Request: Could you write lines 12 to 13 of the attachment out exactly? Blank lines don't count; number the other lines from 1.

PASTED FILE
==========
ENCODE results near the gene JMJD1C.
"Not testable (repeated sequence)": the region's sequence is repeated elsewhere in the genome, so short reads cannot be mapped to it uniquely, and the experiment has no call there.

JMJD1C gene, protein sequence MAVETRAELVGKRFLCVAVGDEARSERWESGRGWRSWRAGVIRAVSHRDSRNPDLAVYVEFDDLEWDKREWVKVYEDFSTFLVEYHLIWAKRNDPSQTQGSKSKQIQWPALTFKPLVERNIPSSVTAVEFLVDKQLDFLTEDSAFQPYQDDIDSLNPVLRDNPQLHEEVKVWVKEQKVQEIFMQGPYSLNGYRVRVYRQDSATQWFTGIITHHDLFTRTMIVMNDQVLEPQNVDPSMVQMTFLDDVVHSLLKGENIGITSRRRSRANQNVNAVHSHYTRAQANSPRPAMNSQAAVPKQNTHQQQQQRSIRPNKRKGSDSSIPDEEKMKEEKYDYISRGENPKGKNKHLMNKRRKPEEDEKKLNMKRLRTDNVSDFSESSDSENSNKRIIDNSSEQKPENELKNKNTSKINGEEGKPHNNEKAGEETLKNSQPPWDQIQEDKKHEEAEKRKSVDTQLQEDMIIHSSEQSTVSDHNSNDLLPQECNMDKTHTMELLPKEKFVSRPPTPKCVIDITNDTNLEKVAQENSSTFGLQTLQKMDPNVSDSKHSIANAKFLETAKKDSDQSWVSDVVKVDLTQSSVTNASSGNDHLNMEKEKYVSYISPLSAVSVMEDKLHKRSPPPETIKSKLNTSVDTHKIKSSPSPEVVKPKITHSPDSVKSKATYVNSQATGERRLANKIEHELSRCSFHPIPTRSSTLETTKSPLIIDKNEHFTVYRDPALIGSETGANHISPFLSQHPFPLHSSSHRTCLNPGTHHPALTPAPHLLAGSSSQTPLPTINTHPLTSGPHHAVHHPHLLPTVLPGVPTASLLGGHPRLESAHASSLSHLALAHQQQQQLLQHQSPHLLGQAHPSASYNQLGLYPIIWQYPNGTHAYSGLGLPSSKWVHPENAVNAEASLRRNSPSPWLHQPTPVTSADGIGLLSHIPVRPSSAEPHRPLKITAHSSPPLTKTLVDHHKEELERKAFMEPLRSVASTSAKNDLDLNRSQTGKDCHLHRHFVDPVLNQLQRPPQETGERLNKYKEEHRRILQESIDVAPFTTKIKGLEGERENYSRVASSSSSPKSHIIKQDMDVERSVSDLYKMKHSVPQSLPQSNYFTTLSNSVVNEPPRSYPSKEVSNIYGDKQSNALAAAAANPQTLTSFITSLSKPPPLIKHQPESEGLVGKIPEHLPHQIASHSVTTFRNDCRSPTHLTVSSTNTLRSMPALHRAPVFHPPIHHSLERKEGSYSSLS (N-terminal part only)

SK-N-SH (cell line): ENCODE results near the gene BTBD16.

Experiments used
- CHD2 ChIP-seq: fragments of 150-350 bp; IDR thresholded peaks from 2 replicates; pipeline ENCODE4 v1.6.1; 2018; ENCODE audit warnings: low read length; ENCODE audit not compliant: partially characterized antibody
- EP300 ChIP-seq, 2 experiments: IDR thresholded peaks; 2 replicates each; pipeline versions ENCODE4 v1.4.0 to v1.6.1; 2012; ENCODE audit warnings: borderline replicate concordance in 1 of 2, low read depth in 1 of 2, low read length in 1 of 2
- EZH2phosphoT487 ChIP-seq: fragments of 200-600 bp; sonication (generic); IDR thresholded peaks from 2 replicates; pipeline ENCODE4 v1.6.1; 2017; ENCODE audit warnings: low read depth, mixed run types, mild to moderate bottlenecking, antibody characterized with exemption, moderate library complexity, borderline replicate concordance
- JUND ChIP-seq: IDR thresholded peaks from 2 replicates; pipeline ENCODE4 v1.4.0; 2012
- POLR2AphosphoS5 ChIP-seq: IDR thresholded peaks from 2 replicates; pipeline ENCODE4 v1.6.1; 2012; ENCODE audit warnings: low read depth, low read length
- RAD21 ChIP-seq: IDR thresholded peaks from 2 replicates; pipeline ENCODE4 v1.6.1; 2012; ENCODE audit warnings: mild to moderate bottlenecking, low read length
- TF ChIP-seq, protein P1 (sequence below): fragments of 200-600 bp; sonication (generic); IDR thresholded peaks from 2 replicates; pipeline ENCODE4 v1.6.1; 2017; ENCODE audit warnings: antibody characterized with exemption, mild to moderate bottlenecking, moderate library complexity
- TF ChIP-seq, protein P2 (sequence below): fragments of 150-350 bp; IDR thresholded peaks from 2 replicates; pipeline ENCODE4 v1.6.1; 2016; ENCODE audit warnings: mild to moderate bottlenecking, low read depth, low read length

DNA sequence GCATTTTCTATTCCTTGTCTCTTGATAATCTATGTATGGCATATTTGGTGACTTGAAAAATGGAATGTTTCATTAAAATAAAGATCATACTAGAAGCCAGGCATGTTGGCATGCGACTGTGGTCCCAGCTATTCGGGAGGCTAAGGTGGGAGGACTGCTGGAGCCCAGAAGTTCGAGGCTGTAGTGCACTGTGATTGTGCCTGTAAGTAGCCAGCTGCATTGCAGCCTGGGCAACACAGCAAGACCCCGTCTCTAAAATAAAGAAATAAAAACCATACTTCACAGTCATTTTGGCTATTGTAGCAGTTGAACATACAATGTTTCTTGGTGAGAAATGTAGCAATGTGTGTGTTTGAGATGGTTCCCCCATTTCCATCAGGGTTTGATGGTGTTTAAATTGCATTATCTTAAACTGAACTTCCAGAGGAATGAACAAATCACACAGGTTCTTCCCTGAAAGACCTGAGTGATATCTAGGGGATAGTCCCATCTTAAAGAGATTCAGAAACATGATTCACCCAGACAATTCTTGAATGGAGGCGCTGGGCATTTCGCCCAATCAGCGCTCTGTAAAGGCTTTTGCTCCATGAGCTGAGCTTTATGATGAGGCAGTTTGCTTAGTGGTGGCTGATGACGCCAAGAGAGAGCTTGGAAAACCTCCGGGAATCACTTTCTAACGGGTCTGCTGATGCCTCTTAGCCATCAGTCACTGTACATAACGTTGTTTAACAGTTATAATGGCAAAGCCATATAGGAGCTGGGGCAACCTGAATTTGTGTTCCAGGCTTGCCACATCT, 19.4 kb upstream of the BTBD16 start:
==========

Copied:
- TF ChIP-seq, protein P1 (sequence below): fragments of 200-600 bp; sonication (generic); IDR thresholded peaks from 2 replicates; pipeline ENCODE4 v1.6.1; 2017; ENCODE audit warnings: antibody characterized with exemption, mild to moderate bottlenecking, moderate library complexity
- TF ChIP-seq, protein P2 (sequence below): fragments of 150-350 bp; IDR thresholded peaks from 2 replicates; pipeline ENCODE4 v1.6.1; 2016; ENCODE audit warnings: mild to moderate bottlenecking, low read depth, low read length